L’Aquila is the capital of the Abruzos region, in the center of Italy. With a population of around 73.000, is also the capital of the L’Aquila Province. Despite being less than one and a half hour away by car from Rome this city, surrounded by medieval walls, has not yet been affected by massive tourism.
It holds many electronic and pharmaceutical industries. Some places of interest are: La Rocca, a XVI Century Spanish fortress erected under the direction of the Valencian Engineer Pedro Luis Escriva; the romanic Basilica of St. Mary of Collemaggio, where the Pope Celestino V was crowned and buried; the St. Bernardino Basilica and the middle age fountain of the 99 waterjets (still unknown from where its water comes), that honours the 99 regional communities believed to have founded the city.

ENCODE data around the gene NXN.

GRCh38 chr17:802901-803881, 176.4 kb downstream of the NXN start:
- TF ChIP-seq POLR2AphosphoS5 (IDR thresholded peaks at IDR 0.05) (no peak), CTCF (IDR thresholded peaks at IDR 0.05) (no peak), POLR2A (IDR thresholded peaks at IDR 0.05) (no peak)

The luminous Fontana is another attraction: a sculpture of two women holding several jars, built in the 1930s. In the city outskirts there are Roman ruins (Amiternum), ancient monasteries and several castles, the best known of which is the Rocca Calascio, the highest castle in Italy and one of the highest in Europe.
There are also skiing strips in Gran Sasso d’Italia, the highest elevation in the Apeninos and the italic peninsula with 9.540 feet high. It also has one of the most important rugby teams in Italy. Finally, close to the city, the National Nuclear Physics Institute, with laboratories located in the heart of the Gran Sasso.
During the dawn of April 6, 2009, a 6.3 degree earthquake centered in this place killed 308 people, leaving 1.500 injured and damaged part of its historic buildings patrimony. In July 2009 the city was seat to the 35th G8 meeting.